Loper advises would-be side-hustlers to take a few steps to protect themselves as they get started. “You want to minimize the downside risk,” he says. First, determine whether people actually want what you wish to sell, rent or otherwise monetize before you start. “Take a realistic approach and minimize the up-front investment,” he says. That may leave out many multilevel marketing (MLM) opportunities, which often require salespeople to purchase items up front. AARP Foundation has published research about the realities of MLMs to help people be informed about them.

While some part-time gigs can turn into viable businesses, Loper also advises avoiding debt to finance your side hustle. “The sad truth is that the failure rate is still pretty high,” he says. Instead, test your idea and, if it doesn’t work out, move on to something else. “It may take a few different attempts to find something that works,” he says. After all, the goal is usually not to build a big business. It’s to bring in some cash for expenses or discretionary spending.

How much money can I make with a side hustle?

The Bankrate survey found that people who work side gigs earn $810 per month, on average, with 27 percent earning more than $500 per month and 15 percent earning more than $1,000.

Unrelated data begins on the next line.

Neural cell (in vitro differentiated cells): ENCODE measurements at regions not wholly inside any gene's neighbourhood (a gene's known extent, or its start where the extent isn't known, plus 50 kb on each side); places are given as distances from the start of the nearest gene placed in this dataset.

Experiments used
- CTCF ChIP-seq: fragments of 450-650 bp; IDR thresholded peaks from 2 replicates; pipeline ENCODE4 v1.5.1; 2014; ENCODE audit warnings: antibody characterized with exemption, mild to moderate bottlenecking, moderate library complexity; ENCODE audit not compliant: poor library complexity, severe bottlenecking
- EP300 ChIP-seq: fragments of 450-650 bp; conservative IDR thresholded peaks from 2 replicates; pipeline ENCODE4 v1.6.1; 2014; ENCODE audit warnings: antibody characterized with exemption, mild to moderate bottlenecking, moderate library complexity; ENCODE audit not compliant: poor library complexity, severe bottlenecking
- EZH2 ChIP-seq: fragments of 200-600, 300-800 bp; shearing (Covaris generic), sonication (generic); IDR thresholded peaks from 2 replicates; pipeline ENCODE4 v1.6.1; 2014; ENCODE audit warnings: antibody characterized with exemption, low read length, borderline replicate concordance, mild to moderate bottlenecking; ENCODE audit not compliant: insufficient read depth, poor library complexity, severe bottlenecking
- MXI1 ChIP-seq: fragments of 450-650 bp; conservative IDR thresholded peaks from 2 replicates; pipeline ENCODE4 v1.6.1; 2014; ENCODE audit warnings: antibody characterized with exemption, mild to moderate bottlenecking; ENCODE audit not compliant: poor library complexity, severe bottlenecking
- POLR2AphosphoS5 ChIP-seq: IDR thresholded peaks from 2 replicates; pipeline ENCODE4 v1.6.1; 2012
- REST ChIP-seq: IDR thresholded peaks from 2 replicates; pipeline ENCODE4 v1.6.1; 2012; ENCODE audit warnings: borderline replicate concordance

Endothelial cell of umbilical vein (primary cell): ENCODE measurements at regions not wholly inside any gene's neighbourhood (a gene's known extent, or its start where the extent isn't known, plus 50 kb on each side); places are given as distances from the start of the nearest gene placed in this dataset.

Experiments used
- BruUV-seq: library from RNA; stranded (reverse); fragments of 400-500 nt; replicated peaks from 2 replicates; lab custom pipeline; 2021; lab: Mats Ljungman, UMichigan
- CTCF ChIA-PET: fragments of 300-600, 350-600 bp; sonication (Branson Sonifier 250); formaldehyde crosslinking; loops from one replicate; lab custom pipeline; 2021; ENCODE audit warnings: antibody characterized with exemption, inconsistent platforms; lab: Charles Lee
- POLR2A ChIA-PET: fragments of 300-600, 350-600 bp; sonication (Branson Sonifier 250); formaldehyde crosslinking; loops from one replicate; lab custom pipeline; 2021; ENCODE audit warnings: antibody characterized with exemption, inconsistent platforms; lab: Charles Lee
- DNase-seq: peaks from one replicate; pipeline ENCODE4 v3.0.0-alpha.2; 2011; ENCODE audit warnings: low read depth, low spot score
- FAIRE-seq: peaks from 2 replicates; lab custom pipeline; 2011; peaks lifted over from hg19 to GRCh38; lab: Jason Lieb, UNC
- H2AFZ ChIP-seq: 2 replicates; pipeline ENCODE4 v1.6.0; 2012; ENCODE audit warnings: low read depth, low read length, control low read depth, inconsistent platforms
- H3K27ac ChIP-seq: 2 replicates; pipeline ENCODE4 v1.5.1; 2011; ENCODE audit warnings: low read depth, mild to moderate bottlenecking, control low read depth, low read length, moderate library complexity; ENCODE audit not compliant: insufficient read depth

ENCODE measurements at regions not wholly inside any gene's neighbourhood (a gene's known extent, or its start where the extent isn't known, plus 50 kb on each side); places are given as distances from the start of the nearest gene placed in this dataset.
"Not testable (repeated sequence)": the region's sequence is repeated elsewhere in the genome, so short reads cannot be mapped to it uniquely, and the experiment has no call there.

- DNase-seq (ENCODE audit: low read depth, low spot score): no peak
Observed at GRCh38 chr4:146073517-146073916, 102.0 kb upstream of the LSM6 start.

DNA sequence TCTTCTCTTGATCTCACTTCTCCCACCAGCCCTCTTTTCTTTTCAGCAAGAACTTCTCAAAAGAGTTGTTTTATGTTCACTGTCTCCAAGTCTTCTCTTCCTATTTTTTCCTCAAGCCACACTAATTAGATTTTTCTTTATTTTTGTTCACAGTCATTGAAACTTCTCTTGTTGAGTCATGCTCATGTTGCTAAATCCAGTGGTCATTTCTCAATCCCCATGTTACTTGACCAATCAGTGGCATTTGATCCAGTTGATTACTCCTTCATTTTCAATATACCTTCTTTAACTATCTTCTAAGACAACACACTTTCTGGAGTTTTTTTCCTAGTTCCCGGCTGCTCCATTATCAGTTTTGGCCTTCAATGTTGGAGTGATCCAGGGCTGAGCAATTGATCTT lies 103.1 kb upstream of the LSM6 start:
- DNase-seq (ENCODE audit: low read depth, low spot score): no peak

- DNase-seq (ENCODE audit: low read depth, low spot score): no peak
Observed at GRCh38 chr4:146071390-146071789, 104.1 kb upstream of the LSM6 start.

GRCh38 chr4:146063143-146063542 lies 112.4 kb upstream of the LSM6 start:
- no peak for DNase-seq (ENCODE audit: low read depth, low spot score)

It’s a good idea to speak with your accountant or tax adviser to determine the impact additional income will have on your tax situation, as well as plan for estimated quarterly tax payments and any other tax obligations you may have with the side hustle, such as sales tax.

Resources such as your area’s Small Business Development Center or AARP’s Small Business Resource Center can help you determine whether you need to file business paperwork, obtain permits or licenses, or meet other compliance requirements before you try earning money from your idea.  

One of the great things about side hustles is that you can be creative and have fun, Kristof says. Her site categorizes opportunities into work, rent or sell. Let’s say you want to explore renting what you have. Kristof did just that: She loves entertaining, and her home is suitable for it. She has earned as much as $1,455 by renting out her home for a one-day film shoot. Fees to use it for shorter events like birthday parties and baby showers bring in about $900 to $1,000 for the day. In addition to well-known home rental sites like Airbnb and VRBO, platforms like Swimply let you rent out your swimming pool, while and Vanly let you rent out your driveway.

Think about your experience, possessions and talents, Kristof says. And read about what other people have done as side hustles to see what interests you.

Loper says balance is important, too. Though you can spend your time off earning more money, keep the goal in focus. “It’s hard to dedicate your precious resource — time — to building something if you don’t have a really driving ‘why’ behind it,” he says.

It’s easy to get caught up in trying to earn more and more money. But you also need time to recharge, strengthen relationships with loved ones and fulfill other dreams. Once you have fulfilled your “why,” then be sure to leave time for the things that matter most, too.